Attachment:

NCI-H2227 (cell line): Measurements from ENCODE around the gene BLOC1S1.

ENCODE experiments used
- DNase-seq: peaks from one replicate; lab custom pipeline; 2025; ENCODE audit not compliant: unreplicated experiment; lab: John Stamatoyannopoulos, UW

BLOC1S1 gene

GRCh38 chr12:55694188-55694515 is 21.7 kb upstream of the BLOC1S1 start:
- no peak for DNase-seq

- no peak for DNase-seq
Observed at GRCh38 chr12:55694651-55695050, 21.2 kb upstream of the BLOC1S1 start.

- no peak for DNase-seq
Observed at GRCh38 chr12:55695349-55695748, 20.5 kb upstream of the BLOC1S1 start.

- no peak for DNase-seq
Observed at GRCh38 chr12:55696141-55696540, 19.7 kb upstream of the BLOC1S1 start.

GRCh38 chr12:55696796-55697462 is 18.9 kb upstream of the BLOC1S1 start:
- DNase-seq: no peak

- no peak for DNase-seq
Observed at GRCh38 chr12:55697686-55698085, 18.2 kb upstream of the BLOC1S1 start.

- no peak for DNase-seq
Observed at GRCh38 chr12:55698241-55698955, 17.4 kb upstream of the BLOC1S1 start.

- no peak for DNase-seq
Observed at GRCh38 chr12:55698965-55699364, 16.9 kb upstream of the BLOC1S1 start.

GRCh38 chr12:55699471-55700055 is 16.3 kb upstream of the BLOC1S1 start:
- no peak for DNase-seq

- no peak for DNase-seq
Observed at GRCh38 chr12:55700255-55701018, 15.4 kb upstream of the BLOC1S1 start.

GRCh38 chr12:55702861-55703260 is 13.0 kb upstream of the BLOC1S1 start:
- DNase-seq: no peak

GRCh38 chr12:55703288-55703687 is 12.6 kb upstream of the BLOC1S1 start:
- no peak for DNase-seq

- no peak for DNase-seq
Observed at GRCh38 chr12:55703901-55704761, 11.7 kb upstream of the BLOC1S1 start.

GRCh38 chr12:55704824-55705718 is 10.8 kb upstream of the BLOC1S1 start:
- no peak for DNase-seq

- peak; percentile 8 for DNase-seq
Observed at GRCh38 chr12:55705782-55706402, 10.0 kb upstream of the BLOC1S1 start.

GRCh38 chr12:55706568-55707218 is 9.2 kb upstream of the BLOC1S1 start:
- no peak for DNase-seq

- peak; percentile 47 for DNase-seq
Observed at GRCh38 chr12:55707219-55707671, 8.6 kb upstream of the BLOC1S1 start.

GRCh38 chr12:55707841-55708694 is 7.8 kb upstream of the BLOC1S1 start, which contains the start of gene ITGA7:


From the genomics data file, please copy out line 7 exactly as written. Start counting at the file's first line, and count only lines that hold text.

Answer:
- no peak for DNase-seq